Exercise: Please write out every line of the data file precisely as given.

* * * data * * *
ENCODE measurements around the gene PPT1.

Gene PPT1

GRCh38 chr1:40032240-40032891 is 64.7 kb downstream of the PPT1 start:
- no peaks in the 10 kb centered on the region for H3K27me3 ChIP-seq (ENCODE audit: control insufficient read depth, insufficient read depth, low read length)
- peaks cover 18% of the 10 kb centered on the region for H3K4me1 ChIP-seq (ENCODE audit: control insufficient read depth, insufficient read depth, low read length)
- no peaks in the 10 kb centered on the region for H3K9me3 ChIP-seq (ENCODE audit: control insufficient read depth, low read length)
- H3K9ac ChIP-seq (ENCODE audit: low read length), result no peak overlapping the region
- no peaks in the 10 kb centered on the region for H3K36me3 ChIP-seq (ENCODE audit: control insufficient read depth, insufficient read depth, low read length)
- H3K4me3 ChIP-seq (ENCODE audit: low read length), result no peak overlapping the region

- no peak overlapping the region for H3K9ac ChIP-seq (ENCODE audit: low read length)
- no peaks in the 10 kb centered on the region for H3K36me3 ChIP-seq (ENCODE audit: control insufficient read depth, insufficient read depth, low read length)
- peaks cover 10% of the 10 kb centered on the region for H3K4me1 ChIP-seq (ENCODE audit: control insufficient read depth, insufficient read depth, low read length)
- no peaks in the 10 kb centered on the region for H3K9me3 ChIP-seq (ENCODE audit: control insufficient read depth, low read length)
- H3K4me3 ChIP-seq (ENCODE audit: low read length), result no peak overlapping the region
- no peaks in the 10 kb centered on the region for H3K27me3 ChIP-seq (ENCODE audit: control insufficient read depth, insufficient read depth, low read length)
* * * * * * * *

ENCODE measurements around the gene PPT1.

Gene PPT1

GRCh38 chr1:40032240-40032891 is 64.7 kb downstream of the PPT1 start:
- no peaks in the 10 kb centered on the region for H3K27me3 ChIP-seq (ENCODE audit: control insufficient read depth, insufficient read depth, low read length)
- peaks cover 18% of the 10 kb centered on the region for H3K4me1 ChIP-seq (ENCODE audit: control insufficient read depth, insufficient read depth, low read length)
- no peaks in the 10 kb centered on the region for H3K9me3 ChIP-seq (ENCODE audit: control insufficient read depth, low read length)
- H3K9ac ChIP-seq (ENCODE audit: low read length), result no peak overlapping the region
- no peaks in the 10 kb centered on the region for H3K36me3 ChIP-seq (ENCODE audit: control insufficient read depth, insufficient read depth, low read length)
- H3K4me3 ChIP-seq (ENCODE audit: low read length), result no peak overlapping the region

- no peak overlapping the region for H3K9ac ChIP-seq (ENCODE audit: low read length)
- no peaks in the 10 kb centered on the region for H3K36me3 ChIP-seq (ENCODE audit: control insufficient read depth, insufficient read depth, low read length)
- peaks cover 10% of the 10 kb centered on the region for H3K4me1 ChIP-seq (ENCODE audit: control insufficient read depth, insufficient read depth, low read length)
- no peaks in the 10 kb centered on the region for H3K9me3 ChIP-seq (ENCODE audit: control insufficient read depth, low read length)
- H3K4me3 ChIP-seq (ENCODE audit: low read length), result no peak overlapping the region
- no peaks in the 10 kb centered on the region for H3K27me3 ChIP-seq (ENCODE audit: control insufficient read depth, insufficient read depth, low read length)